His best-known connection to SF was for his role as Commander JJ Adams in the classic 1956 film Forbidden Planet. I think the first time I saw the movie was as a teen in the late 80's watching the late night Sci Fi Friday feature on KSTW out of Seattle. What struck me immediately was that it was a rare example of smart science fiction storytelling in 1950's cinema (although it had an advantage over most movies, working from the Bard's excellent source material), and it's one that I still enjoy watching (in fact I'm still kicking myself for not picking up a copy on DVD a couple of years ago when they released the anniversary edition). For his part, Nielsen did a good job of playing the typical square-jawed ship captain forced to deal with a deeply weird and extremely dangerous situation.
Nielsen had other SF gigs as well, including the early 50's TV series Tales of Tomorrow (never seen this one because I've never come across any reruns of it and haven't bothered to try to hunt it down online).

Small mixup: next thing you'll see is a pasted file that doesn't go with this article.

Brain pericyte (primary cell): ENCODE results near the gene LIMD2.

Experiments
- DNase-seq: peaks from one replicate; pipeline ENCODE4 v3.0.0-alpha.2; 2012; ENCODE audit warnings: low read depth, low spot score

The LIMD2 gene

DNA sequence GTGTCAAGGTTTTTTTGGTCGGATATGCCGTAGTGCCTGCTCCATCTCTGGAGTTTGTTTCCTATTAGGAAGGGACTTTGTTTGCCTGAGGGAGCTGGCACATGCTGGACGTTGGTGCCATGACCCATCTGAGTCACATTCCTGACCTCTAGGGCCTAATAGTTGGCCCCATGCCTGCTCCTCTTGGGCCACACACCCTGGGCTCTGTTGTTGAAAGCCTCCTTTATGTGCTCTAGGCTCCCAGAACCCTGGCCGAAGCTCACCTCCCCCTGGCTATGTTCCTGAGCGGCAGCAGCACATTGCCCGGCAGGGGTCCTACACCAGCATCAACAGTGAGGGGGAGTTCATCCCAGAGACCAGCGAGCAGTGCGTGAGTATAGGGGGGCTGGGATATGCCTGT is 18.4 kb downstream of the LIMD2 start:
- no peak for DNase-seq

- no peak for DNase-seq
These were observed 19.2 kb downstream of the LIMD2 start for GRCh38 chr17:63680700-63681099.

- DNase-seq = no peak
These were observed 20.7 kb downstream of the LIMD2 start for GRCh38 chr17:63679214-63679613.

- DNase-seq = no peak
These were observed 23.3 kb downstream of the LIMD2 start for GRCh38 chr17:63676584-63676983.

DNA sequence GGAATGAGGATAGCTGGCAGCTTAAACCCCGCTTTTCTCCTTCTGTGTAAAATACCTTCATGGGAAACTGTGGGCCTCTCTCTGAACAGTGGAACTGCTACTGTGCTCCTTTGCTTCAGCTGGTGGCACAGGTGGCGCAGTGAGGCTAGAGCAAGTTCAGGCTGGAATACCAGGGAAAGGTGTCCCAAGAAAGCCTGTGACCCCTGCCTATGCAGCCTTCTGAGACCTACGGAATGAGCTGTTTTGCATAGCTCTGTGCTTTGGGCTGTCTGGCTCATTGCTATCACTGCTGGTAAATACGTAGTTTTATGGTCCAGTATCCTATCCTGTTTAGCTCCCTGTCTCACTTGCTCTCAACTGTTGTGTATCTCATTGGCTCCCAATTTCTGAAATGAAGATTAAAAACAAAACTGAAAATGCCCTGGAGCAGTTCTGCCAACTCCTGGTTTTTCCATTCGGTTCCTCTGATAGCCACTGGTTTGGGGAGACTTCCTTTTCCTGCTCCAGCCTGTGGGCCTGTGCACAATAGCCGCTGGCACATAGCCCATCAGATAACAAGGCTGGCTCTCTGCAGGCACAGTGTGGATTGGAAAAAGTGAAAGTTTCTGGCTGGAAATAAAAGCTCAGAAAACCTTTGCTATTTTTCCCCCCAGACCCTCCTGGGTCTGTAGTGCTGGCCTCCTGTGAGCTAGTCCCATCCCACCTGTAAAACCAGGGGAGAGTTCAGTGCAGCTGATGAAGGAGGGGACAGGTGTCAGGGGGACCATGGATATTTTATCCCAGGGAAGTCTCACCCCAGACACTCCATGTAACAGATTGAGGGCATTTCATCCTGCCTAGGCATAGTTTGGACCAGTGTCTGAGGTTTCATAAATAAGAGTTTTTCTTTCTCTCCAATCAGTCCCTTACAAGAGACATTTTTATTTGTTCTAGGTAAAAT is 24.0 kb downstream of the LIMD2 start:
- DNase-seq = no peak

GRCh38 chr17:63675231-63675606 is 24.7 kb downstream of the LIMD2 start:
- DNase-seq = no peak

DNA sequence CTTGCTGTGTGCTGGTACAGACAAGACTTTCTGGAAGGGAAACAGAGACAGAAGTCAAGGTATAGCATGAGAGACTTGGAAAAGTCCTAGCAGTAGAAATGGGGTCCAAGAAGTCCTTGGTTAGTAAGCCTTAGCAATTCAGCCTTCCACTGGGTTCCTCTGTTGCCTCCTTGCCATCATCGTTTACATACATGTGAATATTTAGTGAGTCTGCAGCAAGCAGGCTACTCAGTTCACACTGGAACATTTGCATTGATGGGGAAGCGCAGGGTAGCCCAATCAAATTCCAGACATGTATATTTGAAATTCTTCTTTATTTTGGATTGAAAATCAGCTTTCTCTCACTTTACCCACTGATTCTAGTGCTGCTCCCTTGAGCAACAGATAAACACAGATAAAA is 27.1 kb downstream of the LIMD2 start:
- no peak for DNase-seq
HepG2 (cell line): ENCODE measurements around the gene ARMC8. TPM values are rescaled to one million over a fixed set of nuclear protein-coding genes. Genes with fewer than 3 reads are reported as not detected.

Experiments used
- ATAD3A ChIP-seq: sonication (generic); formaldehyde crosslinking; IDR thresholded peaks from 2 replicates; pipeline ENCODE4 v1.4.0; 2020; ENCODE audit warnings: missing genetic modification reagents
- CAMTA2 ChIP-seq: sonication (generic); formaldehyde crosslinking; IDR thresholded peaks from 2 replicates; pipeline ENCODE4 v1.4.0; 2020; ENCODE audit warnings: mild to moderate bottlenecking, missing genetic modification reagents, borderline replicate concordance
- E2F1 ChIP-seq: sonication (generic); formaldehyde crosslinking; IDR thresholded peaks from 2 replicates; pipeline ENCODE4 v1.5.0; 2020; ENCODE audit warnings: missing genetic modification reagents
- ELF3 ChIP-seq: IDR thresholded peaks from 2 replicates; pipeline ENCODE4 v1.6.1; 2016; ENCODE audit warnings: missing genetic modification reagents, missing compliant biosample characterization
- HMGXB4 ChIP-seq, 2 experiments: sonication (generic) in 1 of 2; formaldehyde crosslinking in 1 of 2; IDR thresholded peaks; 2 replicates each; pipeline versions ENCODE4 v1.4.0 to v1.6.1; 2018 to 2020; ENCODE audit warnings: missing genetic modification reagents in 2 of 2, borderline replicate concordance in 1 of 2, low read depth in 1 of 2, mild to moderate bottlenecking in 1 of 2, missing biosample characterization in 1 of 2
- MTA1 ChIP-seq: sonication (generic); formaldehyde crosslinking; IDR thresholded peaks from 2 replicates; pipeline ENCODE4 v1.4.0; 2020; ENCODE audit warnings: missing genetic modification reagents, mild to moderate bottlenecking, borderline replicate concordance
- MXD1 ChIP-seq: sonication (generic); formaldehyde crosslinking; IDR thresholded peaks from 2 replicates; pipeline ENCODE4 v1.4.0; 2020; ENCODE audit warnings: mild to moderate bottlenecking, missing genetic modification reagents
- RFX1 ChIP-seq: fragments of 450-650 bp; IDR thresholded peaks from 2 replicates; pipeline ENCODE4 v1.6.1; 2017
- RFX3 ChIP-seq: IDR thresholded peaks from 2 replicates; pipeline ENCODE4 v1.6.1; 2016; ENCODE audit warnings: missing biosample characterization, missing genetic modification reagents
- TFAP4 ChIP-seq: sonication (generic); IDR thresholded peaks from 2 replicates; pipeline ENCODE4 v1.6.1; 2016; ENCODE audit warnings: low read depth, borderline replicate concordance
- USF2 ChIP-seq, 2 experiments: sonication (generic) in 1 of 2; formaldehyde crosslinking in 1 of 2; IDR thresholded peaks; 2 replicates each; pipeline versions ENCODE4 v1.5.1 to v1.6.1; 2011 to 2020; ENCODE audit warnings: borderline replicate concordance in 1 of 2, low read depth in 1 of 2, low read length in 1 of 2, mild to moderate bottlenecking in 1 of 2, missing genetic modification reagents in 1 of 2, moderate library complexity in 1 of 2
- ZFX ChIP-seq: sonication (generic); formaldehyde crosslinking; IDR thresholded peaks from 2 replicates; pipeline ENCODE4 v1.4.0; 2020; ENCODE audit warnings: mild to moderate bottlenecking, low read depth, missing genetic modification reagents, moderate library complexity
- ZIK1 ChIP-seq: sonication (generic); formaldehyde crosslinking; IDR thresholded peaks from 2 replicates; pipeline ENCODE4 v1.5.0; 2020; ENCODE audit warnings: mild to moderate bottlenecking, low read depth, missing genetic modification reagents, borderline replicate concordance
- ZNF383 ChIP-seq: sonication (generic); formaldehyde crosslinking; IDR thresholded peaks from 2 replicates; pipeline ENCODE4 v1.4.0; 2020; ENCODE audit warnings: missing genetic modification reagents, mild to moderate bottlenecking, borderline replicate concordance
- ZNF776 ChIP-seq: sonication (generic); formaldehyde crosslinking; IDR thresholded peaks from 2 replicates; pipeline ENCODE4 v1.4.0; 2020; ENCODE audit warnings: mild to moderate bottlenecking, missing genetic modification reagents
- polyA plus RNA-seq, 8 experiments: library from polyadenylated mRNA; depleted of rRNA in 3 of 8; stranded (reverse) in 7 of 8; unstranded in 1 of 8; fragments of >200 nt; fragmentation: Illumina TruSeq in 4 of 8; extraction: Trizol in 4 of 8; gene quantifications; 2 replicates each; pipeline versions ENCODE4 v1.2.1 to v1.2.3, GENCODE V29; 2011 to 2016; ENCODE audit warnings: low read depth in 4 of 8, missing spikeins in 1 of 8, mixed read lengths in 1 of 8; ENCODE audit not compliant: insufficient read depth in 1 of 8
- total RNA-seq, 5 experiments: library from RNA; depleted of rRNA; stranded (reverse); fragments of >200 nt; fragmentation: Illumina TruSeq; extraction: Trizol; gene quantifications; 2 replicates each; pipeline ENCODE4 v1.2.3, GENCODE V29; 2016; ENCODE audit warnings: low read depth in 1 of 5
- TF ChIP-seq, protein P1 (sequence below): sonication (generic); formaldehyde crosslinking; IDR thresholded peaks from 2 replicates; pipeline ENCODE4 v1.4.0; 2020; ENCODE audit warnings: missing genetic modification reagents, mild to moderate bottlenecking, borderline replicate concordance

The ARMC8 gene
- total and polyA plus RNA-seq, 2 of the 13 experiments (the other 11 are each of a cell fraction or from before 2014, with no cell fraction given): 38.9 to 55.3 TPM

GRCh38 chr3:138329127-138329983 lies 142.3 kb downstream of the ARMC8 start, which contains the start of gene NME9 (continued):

Mainstream audiences probably remember him best for his comedic roles of the past 30 years, including Airplane! and the Police Squad TV series and its successor Naked Gun movies. The Naked Gun flicks were pretty funny, but I also really enjoyed Nielsen as the 'shroom-fuelled Jedi master of curling in Paul Gross' Men with Brooms. Come to think of it, the only one of Nielsen's comedies that didn't make me laugh (surprisingly) was the Mel Brooks flop Dracula: Dead and Loving It. Overall though, Nielsen had a brilliant sense of timing, the ability to keep a straight face amidst the most ridiculous antics, and a twinkle in his eye that always promised more laughs.
His accolades include being made an Officer of the Order of Canada in 2002, and stars on the Hollywood and the Canadian Walk of Fame.
Leslie Nielsen was 84.